I think rather than pointing a finger at our people and telling them to love more. Giving them new boxes to check and new tasks to fulfill...perhaps we might simply begin by loving them and by telling them that they are loved. Tell them you love them. Tell them they are loved. By all means, please, tell them God loves them. 


Some Thoughts on Revelation 7:9-17


"Led by their Shepherd-Lamb, God’s redeemed people will come through the tribulation into God's new Promised Land.”
Commentary, Revelation 7:9-17 (Easter 4C), Barbara Rossing, Preaching This Week, WorkingPreacher.org, 2013.

"So much of the imagery is strange if not, perhaps, even estranging. Yet it is a way of asserting hope for people who faced hopelessness. It is a way of making God central and keeping the vulnerability of God in our vision."
"First Thoughts on Epistle Passages in the Lectionary," Easter 4, William Loader, Murdoch University, Uniting Church in Australia.


All that is needed is faith in God through Jesus Christ that the great abyss has already been traversed and an eternal bridge erected. 

In the New Testament, this is the idea that it is only through God’s work upon the cross – that is the death of Jesus that one enters the reign of God on the last day. Today’s lesson from Revelation describes that day and completes the prophetic words of Jesus.

Our great sightseer into the dream of Revelation sees the many who are saved. When wondering who the people are he is told, “These are they who have come out of the great ordeal; they have washed their robes and made them white in the blood of the Lamb.”

The sign of Jonah offered by Jesus, that in the last days the wedding feast will be consummated by his own death. Not by miracles at Cana nor by telling parables or working miracles. No all who enter, enter by his grace and work on the cross. It is only for us to believe that it is so. No amount of our work or repentance gets us in – only the blood of the lamb.

It is a macabre image rooted deeply in the psyche of the first century mind. Nevertheless, it is an image that reminds us of our power-less-ness in the face of death.

This second vision though is one that is to bring us hope. The passage has been paid. All is needed is faith. For those who come to believe, who come to turn over their lives in this world, the next, even in the last moment as they are faced with the reign of God their way is afforded to them. Even in the Divine Comedy all is never lost and hope has the last word. So the clothes are washed in blood that is already spilt.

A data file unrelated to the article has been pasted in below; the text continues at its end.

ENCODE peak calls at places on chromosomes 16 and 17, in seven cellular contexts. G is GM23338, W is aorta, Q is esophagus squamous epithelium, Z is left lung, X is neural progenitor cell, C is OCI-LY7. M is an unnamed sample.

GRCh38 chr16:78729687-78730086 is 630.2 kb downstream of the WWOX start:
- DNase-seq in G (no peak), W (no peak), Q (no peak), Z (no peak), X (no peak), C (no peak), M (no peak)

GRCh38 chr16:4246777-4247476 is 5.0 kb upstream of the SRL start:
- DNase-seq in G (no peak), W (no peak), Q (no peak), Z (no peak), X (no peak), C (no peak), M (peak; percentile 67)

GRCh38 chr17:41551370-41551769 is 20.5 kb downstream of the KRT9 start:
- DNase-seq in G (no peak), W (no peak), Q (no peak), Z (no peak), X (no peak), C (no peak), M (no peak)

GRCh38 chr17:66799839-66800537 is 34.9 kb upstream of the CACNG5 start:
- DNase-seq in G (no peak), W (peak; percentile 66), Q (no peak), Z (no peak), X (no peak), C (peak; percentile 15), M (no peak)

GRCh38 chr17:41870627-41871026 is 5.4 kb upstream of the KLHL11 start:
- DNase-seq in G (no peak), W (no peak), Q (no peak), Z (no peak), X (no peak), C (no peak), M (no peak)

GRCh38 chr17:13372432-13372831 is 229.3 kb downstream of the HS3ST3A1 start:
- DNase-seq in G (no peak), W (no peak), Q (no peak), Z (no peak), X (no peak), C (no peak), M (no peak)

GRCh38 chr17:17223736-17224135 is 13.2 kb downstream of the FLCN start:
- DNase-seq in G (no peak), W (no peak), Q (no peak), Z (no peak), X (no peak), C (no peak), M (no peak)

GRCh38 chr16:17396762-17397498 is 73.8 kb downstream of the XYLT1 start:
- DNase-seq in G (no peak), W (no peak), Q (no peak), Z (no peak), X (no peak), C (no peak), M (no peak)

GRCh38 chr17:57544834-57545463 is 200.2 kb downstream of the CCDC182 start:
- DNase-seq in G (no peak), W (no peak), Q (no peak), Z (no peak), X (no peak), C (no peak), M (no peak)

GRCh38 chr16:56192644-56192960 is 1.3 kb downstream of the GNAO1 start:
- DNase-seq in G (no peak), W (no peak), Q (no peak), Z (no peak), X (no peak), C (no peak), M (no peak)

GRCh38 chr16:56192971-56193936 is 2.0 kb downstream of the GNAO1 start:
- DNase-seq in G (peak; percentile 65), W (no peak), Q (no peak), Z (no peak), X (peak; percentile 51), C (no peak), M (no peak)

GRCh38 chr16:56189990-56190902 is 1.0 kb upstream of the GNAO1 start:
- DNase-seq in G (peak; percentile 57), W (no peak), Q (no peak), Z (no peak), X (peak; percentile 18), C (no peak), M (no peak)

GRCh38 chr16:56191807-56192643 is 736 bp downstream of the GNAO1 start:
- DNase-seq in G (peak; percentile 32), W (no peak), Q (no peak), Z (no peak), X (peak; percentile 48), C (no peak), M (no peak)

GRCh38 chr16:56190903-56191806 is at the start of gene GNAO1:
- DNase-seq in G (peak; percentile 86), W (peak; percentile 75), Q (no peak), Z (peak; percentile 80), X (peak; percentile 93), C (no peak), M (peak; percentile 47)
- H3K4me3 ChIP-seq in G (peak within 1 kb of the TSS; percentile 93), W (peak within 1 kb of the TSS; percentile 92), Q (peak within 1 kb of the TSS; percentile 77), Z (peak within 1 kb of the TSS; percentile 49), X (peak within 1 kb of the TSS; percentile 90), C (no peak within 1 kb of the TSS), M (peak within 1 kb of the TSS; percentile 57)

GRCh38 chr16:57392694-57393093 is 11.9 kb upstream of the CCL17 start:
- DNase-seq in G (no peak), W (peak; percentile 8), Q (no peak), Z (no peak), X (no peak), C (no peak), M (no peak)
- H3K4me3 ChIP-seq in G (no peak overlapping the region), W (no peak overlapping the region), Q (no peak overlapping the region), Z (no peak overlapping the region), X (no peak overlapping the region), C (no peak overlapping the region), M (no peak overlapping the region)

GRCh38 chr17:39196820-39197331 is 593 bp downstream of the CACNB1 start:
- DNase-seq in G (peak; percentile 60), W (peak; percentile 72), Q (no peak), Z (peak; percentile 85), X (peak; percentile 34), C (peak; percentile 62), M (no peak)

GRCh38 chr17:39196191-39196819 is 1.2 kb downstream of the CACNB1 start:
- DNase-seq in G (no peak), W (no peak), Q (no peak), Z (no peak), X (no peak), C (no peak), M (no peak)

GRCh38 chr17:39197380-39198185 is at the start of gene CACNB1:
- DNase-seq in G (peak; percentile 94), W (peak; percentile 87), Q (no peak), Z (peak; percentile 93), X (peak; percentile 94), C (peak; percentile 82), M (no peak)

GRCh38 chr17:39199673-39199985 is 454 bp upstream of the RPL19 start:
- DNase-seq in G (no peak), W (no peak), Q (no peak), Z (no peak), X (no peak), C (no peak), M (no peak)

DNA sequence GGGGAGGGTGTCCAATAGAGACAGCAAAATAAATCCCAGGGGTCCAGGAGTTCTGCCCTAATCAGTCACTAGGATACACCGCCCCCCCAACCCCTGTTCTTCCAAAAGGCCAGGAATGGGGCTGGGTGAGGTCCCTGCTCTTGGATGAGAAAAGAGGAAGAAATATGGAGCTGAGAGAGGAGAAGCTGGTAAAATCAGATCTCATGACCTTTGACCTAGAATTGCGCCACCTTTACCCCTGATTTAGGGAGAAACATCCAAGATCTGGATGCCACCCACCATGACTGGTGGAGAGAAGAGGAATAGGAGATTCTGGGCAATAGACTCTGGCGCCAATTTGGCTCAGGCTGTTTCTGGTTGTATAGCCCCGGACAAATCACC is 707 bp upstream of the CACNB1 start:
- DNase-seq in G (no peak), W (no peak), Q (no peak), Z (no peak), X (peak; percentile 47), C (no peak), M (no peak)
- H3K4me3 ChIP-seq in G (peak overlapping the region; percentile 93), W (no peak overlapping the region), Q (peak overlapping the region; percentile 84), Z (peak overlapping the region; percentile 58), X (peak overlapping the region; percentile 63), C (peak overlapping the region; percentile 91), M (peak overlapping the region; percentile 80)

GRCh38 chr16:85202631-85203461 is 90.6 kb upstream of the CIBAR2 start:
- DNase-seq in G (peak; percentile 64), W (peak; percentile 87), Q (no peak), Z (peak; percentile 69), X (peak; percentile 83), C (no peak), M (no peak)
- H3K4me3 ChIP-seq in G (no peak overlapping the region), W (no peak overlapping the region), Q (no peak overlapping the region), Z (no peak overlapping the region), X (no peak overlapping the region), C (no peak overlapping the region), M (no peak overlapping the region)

So, for everyone then comes the promise: “They will hunger no more, and thirst no more; the sun will not strike them, nor any scorching heat; for the Lamb at the center of the throne will be their shepherd, and he will guide them to springs of the water of life, and God will wipe away every tear from their eyes.”

This is comforting apocalyptic imagery for the believer. But there are many who are living in their own personal apocalyptic world today. People who are the hungry, the thirsty, the naked, and many more…the lost, the lame, the least, and the lonely… They face death today. Will there be food on the table and a roof over their heads. For those Christians who have found the depths of Sheol paved for them, then it is their work in turn to do some washing in this world. It is for the faithful to make the paths straight, the valleys high, and the mountains low for the poor who in this world have no way out of Sheol. For the faithful they are to carry their own cross and lay down their own lives and sacrificially provide for the other who faces death as a daily companion. In this way then the promise of relief is not something to be received in death only but may be received by being given in life now.

I believe the author of the Book of Revelation was writing about his own present time. It may provide hope today as well and it may even provide transformation of community life. But we will have to get over the idea of being afraid of death. It is such a trivial thing if we but believe and then act out our belief.